The story of Mark Hogancamp is one of heartbreak and inspiration. Mark Hogancamp, a Hudson Valley native from Kingston, New York, is the creator of the small, ever-changing art installation known as Marwencol, located in Kingston. On April 8, 2000, Hogancamp was brutally beaten by a group of young men outside of a local bar after he told the group of men that he was a cross dresser and enjoys wearing women’s shoes. The assault resulted in Hogancamp being in a coma for nine days and hospitalized for 40 days, with doctors saying that he was lucky to be alive. When his insurance could no longer cover his hospital expenses or therapy, Hogancamp was discharged from the hospital and diagnosed with a traumatic brain injury that left him with zero memory of his life prior to the attack. In order to cope with post-traumatic stress disorder and the loss of memory, Hogancamp used his artistic abilities to build Marwencol.
Marwencol portrays a small, war-torn Belgian town during World War II, defended from invading Nazi forces by several dolls, including one doll named Captain Hogie, who represents Hogancamp’s fantasized braver avatar of himself. While Hogancamp struggled in the aftermath of the attack and believed he was lonely and weak, Captain Hogie leads a group of female dolls in defending tiny Marwencol from the Nazi juggernaut. Captain Hogie portrays a strong leader and confident individual able to stand up to the Nazis, who represent Hogancamp’s attackers. The other female dolls represent his close friends who stuck by his side through his rehabilitation. The Nazi invaders regularly meet their doom at the hands of Marwencol’s defenders, allowing the small town to represent a sanctuary in which Hogancamp could recover peacefully from the attack and the traumatic memories stemming from it.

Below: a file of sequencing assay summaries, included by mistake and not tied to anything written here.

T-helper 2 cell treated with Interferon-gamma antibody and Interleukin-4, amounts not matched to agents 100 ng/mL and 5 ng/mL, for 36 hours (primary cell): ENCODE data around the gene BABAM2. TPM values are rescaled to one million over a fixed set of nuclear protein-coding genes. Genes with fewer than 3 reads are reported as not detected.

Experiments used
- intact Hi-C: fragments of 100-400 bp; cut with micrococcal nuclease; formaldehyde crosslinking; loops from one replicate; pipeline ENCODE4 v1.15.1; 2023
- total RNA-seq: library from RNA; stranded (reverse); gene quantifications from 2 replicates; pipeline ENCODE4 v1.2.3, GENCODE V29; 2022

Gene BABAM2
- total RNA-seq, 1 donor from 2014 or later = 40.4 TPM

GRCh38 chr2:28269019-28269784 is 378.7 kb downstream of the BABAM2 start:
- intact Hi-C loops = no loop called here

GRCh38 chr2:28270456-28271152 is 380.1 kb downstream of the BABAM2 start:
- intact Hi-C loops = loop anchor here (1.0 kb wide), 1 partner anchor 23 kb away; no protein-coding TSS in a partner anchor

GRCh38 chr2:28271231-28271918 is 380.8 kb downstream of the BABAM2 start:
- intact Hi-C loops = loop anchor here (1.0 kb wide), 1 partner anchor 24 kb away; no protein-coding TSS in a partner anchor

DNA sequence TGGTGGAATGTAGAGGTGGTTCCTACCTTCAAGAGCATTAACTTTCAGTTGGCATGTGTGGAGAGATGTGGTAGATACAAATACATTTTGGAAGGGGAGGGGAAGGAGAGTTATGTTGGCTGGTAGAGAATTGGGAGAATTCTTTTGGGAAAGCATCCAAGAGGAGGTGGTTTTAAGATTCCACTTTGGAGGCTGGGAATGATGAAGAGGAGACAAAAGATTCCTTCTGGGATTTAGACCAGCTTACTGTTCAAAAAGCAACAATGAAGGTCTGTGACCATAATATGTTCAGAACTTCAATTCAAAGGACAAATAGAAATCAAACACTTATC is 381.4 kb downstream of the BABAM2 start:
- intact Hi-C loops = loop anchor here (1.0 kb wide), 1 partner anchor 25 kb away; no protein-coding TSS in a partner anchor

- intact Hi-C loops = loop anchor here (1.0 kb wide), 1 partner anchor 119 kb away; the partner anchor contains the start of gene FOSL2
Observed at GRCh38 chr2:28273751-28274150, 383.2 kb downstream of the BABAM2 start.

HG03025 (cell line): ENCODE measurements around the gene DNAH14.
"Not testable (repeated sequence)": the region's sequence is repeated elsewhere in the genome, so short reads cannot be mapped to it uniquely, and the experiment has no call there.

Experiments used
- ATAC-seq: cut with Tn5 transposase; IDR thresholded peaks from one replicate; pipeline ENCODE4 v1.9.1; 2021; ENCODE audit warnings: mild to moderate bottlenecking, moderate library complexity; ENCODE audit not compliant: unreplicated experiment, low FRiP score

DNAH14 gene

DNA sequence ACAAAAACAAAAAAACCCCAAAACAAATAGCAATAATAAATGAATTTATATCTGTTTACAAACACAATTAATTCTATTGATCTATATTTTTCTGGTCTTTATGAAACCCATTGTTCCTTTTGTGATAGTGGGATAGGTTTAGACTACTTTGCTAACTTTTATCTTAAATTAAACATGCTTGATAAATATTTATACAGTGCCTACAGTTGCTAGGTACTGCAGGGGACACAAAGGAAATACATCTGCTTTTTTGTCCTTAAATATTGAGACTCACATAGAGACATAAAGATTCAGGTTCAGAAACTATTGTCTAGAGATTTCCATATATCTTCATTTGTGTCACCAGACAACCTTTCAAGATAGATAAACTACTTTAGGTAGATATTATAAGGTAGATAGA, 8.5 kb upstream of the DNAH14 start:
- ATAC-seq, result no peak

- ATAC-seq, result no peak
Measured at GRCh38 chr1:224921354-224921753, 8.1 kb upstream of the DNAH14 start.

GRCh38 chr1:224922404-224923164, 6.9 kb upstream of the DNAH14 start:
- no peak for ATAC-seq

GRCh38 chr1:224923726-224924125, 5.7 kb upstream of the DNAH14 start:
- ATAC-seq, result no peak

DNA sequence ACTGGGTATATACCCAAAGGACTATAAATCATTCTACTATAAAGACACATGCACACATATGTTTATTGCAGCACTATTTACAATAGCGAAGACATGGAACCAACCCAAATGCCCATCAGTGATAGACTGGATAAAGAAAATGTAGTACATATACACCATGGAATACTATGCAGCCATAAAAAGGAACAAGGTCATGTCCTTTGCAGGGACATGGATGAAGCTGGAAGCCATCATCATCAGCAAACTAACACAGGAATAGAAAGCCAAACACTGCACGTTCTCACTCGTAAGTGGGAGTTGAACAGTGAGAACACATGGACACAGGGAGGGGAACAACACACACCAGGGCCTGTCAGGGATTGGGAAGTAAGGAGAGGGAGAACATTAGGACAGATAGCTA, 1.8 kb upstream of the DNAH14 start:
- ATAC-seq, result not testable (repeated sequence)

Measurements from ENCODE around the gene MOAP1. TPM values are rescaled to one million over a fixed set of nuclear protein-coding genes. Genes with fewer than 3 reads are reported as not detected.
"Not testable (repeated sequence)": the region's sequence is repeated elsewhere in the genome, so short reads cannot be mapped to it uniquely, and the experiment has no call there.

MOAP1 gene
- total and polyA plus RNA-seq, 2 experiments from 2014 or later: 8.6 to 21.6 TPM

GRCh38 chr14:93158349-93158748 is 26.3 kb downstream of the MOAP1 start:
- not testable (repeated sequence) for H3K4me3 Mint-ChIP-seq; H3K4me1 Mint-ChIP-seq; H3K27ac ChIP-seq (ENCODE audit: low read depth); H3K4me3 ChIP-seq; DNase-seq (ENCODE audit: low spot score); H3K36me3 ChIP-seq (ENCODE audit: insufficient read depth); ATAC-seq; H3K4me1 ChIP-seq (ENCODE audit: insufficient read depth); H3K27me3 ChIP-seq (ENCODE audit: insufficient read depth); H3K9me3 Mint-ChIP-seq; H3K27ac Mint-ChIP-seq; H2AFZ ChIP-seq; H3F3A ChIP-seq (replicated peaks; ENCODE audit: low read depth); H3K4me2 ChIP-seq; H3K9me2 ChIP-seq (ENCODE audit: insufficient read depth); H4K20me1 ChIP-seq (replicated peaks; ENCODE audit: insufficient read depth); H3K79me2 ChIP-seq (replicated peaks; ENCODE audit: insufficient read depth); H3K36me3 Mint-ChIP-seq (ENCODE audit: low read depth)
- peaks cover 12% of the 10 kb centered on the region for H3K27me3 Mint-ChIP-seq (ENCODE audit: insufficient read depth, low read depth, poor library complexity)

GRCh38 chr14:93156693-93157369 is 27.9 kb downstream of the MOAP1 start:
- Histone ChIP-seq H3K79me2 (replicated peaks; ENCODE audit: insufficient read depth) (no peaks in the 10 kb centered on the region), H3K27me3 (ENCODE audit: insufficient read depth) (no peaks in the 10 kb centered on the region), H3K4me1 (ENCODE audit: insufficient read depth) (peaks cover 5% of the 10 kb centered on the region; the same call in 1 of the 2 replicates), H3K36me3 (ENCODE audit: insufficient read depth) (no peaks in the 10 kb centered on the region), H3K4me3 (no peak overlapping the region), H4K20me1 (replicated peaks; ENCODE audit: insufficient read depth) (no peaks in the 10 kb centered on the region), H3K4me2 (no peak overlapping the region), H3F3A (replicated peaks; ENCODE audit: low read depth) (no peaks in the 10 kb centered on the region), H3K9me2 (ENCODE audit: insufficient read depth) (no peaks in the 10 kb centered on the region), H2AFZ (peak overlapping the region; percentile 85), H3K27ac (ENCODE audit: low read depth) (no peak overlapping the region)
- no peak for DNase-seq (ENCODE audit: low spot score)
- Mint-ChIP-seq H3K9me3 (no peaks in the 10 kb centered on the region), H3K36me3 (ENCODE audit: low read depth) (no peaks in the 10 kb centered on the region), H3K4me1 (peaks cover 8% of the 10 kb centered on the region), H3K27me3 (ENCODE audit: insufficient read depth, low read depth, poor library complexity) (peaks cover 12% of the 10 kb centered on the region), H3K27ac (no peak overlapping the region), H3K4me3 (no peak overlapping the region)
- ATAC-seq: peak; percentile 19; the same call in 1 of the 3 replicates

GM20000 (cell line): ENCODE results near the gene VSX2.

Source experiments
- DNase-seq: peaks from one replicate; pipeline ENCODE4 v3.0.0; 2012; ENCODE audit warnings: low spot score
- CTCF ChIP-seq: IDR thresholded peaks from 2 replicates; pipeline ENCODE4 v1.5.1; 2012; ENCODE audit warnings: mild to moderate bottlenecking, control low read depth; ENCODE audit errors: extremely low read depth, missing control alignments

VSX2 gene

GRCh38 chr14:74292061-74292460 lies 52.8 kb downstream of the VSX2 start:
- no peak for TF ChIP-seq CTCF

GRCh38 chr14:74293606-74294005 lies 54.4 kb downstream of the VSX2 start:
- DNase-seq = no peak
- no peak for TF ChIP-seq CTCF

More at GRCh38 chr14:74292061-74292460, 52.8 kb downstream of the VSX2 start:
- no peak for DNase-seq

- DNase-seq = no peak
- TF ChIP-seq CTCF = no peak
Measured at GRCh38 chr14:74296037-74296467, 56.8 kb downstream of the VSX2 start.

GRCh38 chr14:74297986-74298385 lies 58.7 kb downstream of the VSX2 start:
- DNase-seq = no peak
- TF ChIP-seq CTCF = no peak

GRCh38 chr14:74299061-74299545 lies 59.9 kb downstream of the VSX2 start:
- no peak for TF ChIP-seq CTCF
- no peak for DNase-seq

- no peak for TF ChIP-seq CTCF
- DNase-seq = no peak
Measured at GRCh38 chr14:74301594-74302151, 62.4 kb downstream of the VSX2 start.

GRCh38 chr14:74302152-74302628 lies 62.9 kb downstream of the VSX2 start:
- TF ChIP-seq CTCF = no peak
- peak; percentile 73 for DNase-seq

Mark Hogancamp’s work was discovered by professional photographer David Naugle in the fall of 2005, who documented Hogancamp’s work and creativity and shared his story with Esopus magazine. Hogancamp’s work was eventually shared publicly at the White Columns art gallery in June of 2006 and thus began Hogancamp rise to prominence in the art and photography industry. In 2010, a documentary produced by Jeff Malmberg named Marwencol was released. It tells the story about the attack that nearly ended Hogancamp’s life and his inspirational and beautiful coping mechanism portrayed through the town of Marwencol. The documentary received critical acclaim and brought visitors from around the Hudson Valley and New York State to Hogancamp’s doorstep, all wanting to catch a glimpse inside Hogancamp’s imagination and learn more about his story and the town of Marwencol.
The documentary is cited by famous director Robert Zemeckis (known for his production of Forrest Gump) as his inspiration to begin work on a film-adaptation of Mark Hogancamp’s story. The result was a movie titled Welcome to Marwen starring Steve Carell as Mark Hogancamp and Captain Hogie. The film received mixed reviews, but most were unfortunately negative. Additionally, the film was a box office bomb. Many critics were disappointed by the film’s poor scripting and disjointed storytelling. While the actors, especially Carell, overall received praise for their performances, the movie’s lack of inspirational impact and subpar storytelling caused it to be largely overlooked and unsuccessful at the box office.
Despite the failures of Welcome to Marwen, Mark Hogancamp’s story of recovery and success in the face of tragedy remains inspirational and timeless. Hogancamp is now a successful photographer and continues his work on Marwencol, nearly two decades after the project began. His use of imagination as a coping mechanism has inspired others across the country. And while his attackers may have stripped him of his past memories and past life, Hogancamp’s efforts portray how love and hope proved impossible for his attackers and a cruel world to take away. Since his first public art showing at the White Columns in New York City in 2006, Hogancamp’s work has been exhibited publicly in multiple galleries, including the Allouche Gallery, NY and the Samuel Dorsky Museum of Art in New Paltz, NY. Today, his work is represented by the One Mile Gallery in Kingston, NY.